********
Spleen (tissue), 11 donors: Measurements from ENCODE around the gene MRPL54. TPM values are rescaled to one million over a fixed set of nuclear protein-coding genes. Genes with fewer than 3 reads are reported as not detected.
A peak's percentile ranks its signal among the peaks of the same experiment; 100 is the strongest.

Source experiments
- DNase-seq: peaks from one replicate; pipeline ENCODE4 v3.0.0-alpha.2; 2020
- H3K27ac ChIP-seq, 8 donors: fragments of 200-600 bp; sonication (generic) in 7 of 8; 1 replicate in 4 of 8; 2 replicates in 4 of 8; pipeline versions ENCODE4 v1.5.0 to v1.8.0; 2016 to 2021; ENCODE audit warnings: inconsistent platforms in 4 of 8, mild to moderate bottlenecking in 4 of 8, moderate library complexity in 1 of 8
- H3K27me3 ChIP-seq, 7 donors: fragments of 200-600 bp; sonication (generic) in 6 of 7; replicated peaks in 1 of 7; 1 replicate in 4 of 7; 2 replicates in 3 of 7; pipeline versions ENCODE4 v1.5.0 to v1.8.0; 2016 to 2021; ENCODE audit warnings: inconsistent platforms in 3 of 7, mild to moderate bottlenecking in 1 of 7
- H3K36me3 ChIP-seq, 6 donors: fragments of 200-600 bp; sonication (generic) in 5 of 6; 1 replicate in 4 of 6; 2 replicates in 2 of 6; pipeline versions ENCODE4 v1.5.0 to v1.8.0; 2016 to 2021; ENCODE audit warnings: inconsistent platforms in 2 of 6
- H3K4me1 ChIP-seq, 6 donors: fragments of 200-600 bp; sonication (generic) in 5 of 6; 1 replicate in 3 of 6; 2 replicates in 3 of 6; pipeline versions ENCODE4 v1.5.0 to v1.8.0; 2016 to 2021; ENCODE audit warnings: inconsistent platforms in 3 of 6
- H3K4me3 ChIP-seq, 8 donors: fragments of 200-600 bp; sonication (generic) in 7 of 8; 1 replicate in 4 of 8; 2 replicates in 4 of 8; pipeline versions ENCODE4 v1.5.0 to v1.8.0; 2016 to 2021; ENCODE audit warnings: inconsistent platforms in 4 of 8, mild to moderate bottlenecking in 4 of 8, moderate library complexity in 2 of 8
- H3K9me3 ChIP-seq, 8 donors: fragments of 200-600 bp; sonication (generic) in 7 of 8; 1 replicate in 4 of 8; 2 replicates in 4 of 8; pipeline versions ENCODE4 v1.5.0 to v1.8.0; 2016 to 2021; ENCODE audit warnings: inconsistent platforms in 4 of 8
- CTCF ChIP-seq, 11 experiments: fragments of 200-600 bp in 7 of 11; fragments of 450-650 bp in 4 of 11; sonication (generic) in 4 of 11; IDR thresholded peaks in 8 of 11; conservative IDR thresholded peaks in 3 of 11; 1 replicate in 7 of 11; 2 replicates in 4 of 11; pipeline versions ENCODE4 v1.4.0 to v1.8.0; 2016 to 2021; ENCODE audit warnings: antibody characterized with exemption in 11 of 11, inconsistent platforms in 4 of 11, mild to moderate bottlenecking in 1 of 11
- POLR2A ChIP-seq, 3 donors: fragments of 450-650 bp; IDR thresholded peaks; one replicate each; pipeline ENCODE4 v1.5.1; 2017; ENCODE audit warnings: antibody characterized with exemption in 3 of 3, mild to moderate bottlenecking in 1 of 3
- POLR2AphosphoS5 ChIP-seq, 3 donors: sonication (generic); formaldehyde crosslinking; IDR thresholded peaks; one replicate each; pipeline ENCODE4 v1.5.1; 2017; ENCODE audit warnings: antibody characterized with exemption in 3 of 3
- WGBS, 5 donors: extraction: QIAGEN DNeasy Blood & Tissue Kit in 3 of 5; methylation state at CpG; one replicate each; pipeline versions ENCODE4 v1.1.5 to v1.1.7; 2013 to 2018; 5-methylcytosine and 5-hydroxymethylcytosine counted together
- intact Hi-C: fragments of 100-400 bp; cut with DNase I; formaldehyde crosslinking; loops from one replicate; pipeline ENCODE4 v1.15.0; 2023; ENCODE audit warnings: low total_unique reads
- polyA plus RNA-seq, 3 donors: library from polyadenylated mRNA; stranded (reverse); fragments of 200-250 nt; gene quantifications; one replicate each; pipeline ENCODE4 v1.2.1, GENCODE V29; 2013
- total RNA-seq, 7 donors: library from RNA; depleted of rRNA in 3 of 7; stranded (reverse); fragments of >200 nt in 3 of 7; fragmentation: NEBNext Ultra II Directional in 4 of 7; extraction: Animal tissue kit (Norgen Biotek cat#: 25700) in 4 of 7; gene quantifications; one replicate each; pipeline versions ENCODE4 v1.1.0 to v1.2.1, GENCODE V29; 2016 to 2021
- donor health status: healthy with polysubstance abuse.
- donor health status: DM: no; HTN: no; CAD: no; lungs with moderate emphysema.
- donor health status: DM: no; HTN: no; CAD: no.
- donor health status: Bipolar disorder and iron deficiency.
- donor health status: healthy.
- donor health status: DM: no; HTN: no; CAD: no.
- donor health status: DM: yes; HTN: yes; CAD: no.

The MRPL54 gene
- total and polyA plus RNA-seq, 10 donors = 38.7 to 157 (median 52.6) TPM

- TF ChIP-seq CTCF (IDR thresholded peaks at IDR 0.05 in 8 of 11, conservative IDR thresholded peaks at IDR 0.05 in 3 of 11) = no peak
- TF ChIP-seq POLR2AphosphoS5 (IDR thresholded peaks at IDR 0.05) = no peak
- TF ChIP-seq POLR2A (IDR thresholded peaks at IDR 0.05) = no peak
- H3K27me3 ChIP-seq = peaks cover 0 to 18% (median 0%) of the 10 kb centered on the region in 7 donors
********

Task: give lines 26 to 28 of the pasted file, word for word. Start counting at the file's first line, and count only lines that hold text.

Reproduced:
- total and polyA plus RNA-seq, 10 donors = 38.7 to 157 (median 52.6) TPM

- TF ChIP-seq CTCF (IDR thresholded peaks at IDR 0.05 in 8 of 11, conservative IDR thresholded peaks at IDR 0.05 in 3 of 11) = no peak
- TF ChIP-seq POLR2AphosphoS5 (IDR thresholded peaks at IDR 0.05) = no peak